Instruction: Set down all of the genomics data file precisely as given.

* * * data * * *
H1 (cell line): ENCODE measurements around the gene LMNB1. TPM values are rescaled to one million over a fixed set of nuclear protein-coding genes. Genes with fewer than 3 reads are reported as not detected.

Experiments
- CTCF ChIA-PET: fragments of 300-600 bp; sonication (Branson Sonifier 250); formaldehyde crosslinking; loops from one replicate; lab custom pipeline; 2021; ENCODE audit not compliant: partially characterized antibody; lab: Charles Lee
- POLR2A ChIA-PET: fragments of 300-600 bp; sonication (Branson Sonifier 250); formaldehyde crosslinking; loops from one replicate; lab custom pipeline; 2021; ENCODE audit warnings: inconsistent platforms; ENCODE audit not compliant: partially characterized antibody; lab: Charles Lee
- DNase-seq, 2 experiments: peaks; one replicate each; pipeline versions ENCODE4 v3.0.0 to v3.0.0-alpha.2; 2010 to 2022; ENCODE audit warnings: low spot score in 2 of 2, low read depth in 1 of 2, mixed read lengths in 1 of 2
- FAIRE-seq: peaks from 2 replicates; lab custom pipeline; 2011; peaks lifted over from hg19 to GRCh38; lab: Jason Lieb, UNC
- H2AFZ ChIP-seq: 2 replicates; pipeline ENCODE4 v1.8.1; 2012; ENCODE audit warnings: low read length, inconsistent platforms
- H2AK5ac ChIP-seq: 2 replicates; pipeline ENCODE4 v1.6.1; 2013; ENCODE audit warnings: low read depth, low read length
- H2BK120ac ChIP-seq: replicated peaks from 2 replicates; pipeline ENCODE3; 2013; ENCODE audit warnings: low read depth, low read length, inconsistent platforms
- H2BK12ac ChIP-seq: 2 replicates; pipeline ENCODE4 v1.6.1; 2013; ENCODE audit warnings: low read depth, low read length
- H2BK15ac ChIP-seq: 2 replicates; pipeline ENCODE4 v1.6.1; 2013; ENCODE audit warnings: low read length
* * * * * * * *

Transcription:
H1 (cell line): ENCODE measurements around the gene LMNB1. TPM values are rescaled to one million over a fixed set of nuclear protein-coding genes. Genes with fewer than 3 reads are reported as not detected.

Experiments
- CTCF ChIA-PET: fragments of 300-600 bp; sonication (Branson Sonifier 250); formaldehyde crosslinking; loops from one replicate; lab custom pipeline; 2021; ENCODE audit not compliant: partially characterized antibody; lab: Charles Lee
- POLR2A ChIA-PET: fragments of 300-600 bp; sonication (Branson Sonifier 250); formaldehyde crosslinking; loops from one replicate; lab custom pipeline; 2021; ENCODE audit warnings: inconsistent platforms; ENCODE audit not compliant: partially characterized antibody; lab: Charles Lee
- DNase-seq, 2 experiments: peaks; one replicate each; pipeline versions ENCODE4 v3.0.0 to v3.0.0-alpha.2; 2010 to 2022; ENCODE audit warnings: low spot score in 2 of 2, low read depth in 1 of 2, mixed read lengths in 1 of 2
- FAIRE-seq: peaks from 2 replicates; lab custom pipeline; 2011; peaks lifted over from hg19 to GRCh38; lab: Jason Lieb, UNC
- H2AFZ ChIP-seq: 2 replicates; pipeline ENCODE4 v1.8.1; 2012; ENCODE audit warnings: low read length, inconsistent platforms
- H2AK5ac ChIP-seq: 2 replicates; pipeline ENCODE4 v1.6.1; 2013; ENCODE audit warnings: low read depth, low read length
- H2BK120ac ChIP-seq: replicated peaks from 2 replicates; pipeline ENCODE3; 2013; ENCODE audit warnings: low read depth, low read length, inconsistent platforms
- H2BK12ac ChIP-seq: 2 replicates; pipeline ENCODE4 v1.6.1; 2013; ENCODE audit warnings: low read depth, low read length
- H2BK15ac ChIP-seq: 2 replicates; pipeline ENCODE4 v1.6.1; 2013; ENCODE audit warnings: low read length